Chapter 13 has advantages for those who can afford a bankruptcy repayment plan
Chapter 13 bankruptcy is filed far less frequently in U.S. Bankruptcy Court than the Chapter 7 liquidation petition. However, it fits the needs of those who are in serious debt, but still have a regular monthly income and can afford to pay their creditors at least some of what is owed.
According to BankruptcyHQ.com, debtors who enter a court-approved repayment plan over three to five years are granted an automatic stay that prevents creditor collections and lawsuits until their plan is completed.
The website states that, under Chapter 13, debtors are allowed to repay creditors at a reduced amount based on what they can afford to pay. It also forces creditors to accept the terms approved by the bankruptcy court.
Perhaps most important is that people who may have been facing a foreclosure of their home or repossession of their vehicle can stop these actions by filing under Chapter 13. A mortgage company must accept repayment of the arrears and stop the foreclosure. Car repossession is stopped in the same way, and the past due and future payments are folded into the repayment plan. In addition, the filing stops wage garnishment and tax liens that may have begun before a debtor filed bankruptcy.
Those who file Chapter 13 often have a significant amount of debt that cannot be discharged in bankruptcy - including student loans, back taxes and arrears in child support - and the filing allows debtors to catch up on these payments.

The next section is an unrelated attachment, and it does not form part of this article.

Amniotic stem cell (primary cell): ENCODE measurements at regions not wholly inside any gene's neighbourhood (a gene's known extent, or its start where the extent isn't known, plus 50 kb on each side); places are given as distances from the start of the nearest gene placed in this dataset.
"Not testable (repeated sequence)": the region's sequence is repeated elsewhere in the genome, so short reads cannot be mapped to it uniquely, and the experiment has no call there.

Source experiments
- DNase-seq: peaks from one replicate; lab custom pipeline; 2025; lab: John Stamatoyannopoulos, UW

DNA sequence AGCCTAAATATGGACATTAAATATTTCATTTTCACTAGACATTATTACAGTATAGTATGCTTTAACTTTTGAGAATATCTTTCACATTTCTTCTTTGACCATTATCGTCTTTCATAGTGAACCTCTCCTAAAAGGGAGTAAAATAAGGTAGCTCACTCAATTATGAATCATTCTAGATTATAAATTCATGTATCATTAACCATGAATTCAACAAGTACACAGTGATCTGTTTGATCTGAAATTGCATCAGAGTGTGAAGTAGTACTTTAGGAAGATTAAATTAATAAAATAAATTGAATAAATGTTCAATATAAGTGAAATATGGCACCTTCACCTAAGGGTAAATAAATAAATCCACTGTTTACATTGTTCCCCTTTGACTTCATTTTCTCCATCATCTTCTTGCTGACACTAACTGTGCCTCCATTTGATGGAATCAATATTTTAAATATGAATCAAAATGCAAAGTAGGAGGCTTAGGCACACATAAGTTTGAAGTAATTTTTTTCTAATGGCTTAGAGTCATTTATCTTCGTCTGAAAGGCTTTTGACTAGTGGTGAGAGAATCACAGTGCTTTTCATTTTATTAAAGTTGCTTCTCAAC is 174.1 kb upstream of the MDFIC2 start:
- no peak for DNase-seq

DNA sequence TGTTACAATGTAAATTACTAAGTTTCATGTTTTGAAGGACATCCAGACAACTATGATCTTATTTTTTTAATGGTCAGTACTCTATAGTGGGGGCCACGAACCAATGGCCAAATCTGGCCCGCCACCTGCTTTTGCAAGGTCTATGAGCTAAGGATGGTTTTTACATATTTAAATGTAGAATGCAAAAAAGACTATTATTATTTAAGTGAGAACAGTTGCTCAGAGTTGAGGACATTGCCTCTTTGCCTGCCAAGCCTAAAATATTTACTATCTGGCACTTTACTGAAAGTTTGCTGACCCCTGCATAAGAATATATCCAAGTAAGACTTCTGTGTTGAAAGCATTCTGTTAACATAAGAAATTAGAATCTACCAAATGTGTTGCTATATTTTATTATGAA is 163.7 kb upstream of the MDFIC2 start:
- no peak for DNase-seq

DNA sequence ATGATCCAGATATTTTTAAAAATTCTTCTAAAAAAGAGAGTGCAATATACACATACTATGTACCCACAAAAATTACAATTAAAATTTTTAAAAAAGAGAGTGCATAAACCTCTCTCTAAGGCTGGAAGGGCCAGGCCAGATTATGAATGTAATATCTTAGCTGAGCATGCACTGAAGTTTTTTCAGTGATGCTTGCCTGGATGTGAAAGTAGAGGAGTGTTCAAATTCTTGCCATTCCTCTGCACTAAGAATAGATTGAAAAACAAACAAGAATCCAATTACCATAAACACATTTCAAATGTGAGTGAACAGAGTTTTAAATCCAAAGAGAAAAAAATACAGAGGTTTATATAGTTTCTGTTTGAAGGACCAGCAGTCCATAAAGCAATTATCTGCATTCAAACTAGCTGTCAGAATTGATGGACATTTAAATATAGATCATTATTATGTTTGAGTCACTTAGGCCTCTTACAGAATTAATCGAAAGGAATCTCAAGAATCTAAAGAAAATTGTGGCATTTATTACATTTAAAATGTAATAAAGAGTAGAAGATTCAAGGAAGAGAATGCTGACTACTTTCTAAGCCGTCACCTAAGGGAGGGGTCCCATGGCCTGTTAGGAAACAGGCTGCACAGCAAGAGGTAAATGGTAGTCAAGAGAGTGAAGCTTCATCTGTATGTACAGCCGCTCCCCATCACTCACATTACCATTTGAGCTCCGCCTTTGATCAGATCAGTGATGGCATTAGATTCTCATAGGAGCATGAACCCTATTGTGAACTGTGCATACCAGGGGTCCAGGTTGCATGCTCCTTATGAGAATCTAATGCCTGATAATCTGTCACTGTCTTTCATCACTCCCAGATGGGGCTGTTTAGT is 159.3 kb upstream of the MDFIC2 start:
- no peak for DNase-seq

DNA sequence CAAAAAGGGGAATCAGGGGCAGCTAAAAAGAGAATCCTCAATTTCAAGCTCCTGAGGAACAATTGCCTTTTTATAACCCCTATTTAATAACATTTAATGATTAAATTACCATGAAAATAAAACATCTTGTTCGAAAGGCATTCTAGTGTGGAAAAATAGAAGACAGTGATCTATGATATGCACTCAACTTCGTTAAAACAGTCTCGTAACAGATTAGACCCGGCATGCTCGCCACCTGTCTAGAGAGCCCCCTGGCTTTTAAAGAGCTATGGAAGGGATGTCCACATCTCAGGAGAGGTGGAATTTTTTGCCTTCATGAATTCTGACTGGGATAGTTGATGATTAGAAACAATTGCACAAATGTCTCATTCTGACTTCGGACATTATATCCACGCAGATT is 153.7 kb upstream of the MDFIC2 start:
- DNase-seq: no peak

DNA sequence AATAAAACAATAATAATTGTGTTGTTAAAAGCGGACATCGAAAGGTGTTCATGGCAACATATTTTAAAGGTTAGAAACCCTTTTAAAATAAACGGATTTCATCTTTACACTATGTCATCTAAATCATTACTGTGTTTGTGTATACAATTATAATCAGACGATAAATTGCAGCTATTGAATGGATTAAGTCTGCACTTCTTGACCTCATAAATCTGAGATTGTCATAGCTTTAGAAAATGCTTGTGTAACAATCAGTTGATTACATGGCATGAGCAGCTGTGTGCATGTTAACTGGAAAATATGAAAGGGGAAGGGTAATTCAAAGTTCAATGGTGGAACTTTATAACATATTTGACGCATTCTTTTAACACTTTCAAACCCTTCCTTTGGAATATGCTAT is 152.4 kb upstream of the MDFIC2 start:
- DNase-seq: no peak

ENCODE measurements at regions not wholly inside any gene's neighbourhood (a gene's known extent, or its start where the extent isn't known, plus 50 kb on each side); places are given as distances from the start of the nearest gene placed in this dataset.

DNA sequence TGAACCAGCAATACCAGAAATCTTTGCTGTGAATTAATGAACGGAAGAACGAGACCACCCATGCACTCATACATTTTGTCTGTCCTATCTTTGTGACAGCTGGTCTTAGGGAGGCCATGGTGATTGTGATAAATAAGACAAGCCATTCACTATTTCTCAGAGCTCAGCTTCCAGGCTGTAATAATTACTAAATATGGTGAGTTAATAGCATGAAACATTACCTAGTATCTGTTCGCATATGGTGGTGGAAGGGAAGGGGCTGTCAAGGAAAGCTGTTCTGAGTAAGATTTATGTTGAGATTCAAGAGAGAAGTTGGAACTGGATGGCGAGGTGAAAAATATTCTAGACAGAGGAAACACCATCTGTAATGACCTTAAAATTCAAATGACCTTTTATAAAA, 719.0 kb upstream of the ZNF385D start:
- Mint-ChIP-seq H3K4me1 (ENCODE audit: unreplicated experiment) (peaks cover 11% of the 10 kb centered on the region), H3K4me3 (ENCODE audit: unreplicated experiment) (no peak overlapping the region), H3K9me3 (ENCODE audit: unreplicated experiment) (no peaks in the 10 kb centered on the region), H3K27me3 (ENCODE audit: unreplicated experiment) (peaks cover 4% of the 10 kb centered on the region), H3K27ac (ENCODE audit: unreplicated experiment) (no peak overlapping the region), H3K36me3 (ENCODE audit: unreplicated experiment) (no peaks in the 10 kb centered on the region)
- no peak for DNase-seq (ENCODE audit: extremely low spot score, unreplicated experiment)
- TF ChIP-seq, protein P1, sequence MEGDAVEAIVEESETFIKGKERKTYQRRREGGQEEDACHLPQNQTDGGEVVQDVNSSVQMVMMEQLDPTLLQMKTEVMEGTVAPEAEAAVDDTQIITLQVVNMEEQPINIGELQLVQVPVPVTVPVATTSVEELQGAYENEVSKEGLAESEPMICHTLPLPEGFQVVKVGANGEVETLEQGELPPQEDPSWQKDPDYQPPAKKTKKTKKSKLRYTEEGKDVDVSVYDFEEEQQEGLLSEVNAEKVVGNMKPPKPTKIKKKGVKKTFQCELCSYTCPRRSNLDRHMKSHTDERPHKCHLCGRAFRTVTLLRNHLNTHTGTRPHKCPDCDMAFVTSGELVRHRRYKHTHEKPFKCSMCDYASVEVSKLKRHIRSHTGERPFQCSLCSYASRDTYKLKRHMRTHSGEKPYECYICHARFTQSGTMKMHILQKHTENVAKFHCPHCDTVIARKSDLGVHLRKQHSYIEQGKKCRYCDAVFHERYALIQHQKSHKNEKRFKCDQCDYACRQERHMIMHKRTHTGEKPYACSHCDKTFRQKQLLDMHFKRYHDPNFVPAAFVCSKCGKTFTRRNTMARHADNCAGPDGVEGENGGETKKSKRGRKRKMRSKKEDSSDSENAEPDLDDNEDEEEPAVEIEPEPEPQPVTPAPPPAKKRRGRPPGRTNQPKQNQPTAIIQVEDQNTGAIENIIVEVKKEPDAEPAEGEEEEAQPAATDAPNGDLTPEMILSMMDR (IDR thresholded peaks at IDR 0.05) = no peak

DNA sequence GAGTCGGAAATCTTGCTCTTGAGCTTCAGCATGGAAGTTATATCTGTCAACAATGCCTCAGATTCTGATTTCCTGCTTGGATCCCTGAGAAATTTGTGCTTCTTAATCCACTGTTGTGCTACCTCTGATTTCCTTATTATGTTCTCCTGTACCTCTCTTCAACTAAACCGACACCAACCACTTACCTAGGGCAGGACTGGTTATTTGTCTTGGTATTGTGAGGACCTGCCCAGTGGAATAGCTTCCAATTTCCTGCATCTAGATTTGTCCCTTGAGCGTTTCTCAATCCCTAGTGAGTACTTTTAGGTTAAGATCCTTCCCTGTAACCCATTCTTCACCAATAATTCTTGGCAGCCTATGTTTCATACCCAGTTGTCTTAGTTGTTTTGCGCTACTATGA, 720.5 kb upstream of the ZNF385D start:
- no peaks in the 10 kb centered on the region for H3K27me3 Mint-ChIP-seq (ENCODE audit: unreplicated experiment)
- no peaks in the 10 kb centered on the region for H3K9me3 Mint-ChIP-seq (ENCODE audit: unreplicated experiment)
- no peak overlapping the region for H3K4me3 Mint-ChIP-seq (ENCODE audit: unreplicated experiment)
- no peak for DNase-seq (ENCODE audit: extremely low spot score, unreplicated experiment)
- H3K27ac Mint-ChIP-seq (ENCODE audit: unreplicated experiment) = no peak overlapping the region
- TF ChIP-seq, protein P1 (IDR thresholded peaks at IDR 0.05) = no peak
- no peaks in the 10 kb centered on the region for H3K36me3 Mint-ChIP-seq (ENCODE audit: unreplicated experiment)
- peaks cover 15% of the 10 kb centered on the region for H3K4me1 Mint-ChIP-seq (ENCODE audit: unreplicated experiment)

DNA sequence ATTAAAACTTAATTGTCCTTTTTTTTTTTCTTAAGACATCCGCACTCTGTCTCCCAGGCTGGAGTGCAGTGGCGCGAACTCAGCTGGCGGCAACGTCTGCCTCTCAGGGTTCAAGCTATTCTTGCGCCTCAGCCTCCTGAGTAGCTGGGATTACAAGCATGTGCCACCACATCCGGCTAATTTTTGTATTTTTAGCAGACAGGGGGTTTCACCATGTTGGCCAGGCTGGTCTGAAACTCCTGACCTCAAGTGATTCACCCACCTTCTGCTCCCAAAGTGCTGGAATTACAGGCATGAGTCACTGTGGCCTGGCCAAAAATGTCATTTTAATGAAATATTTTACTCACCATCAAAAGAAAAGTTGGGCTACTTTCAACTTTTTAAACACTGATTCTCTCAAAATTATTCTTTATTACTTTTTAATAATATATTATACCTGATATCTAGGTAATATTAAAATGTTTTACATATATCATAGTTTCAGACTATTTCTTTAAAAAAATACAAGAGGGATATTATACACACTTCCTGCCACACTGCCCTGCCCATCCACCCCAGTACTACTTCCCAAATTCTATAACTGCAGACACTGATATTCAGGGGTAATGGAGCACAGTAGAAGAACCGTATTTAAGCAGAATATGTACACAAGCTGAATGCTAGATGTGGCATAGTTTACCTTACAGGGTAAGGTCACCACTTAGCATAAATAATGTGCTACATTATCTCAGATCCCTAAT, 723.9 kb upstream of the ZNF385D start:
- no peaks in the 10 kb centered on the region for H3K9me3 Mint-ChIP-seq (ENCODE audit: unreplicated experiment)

According to the U.S. Courts website, debtors who choose to file Chapter 13 provide protection to cosigners on their debts. "Chapter 13 has a special provision that protects third parties who are liable with the debtor on 'consumer debts.' This provision may protect co-signers," the website states.
People who have a large amount of unsecured debt, such as credit card balances and medical bills, are able to pay it back at a significantly reduced percentage. Once the repayment plan is concluded, any remaining unsecured debt is discharged by the bankruptcy court.
Another major reason why debtors turn to Chapter 13 is that they may not be eligibile to file Chapter 7, either because they earn too much money or may have been previously involved in a Chapter 7 case. To receive a discharge of debts under Chapter 13 requires that debtors wait only four years after a Chapter 7 case, rather than the eight years they would have to wait to file another Chapter 7 case.
Sign up for a free bankruptcy attorney consultation to have all your questions answered.